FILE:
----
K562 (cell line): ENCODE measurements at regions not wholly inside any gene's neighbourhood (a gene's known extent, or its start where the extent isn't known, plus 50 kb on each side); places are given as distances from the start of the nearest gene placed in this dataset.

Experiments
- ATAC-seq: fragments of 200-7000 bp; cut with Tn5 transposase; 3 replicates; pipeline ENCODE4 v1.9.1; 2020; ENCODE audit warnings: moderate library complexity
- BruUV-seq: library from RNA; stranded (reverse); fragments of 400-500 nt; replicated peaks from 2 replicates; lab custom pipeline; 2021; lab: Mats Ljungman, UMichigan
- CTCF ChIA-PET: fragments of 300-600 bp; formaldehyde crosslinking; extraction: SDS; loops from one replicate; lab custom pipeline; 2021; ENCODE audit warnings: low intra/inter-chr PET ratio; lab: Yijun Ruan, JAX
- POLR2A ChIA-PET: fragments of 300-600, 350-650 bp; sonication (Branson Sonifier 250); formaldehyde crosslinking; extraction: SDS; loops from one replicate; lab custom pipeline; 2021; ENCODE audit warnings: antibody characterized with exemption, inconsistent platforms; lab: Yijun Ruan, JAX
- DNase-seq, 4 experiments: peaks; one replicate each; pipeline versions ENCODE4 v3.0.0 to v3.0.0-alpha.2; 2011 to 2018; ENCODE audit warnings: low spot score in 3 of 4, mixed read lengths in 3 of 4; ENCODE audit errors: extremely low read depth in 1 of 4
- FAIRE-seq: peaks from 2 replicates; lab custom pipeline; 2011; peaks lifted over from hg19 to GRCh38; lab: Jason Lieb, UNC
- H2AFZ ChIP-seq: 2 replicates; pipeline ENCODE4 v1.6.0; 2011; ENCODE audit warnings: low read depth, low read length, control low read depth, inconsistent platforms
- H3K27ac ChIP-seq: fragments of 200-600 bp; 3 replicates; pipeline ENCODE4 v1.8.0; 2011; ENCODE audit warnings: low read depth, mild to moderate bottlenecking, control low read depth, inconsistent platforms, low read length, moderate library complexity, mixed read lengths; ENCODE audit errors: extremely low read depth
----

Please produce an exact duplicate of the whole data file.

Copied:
K562 (cell line): ENCODE measurements at regions not wholly inside any gene's neighbourhood (a gene's known extent, or its start where the extent isn't known, plus 50 kb on each side); places are given as distances from the start of the nearest gene placed in this dataset.

Experiments
- ATAC-seq: fragments of 200-7000 bp; cut with Tn5 transposase; 3 replicates; pipeline ENCODE4 v1.9.1; 2020; ENCODE audit warnings: moderate library complexity
- BruUV-seq: library from RNA; stranded (reverse); fragments of 400-500 nt; replicated peaks from 2 replicates; lab custom pipeline; 2021; lab: Mats Ljungman, UMichigan
- CTCF ChIA-PET: fragments of 300-600 bp; formaldehyde crosslinking; extraction: SDS; loops from one replicate; lab custom pipeline; 2021; ENCODE audit warnings: low intra/inter-chr PET ratio; lab: Yijun Ruan, JAX
- POLR2A ChIA-PET: fragments of 300-600, 350-650 bp; sonication (Branson Sonifier 250); formaldehyde crosslinking; extraction: SDS; loops from one replicate; lab custom pipeline; 2021; ENCODE audit warnings: antibody characterized with exemption, inconsistent platforms; lab: Yijun Ruan, JAX
- DNase-seq, 4 experiments: peaks; one replicate each; pipeline versions ENCODE4 v3.0.0 to v3.0.0-alpha.2; 2011 to 2018; ENCODE audit warnings: low spot score in 3 of 4, mixed read lengths in 3 of 4; ENCODE audit errors: extremely low read depth in 1 of 4
- FAIRE-seq: peaks from 2 replicates; lab custom pipeline; 2011; peaks lifted over from hg19 to GRCh38; lab: Jason Lieb, UNC
- H2AFZ ChIP-seq: 2 replicates; pipeline ENCODE4 v1.6.0; 2011; ENCODE audit warnings: low read depth, low read length, control low read depth, inconsistent platforms
- H3K27ac ChIP-seq: fragments of 200-600 bp; 3 replicates; pipeline ENCODE4 v1.8.0; 2011; ENCODE audit warnings: low read depth, mild to moderate bottlenecking, control low read depth, inconsistent platforms, low read length, moderate library complexity, mixed read lengths; ENCODE audit errors: extremely low read depth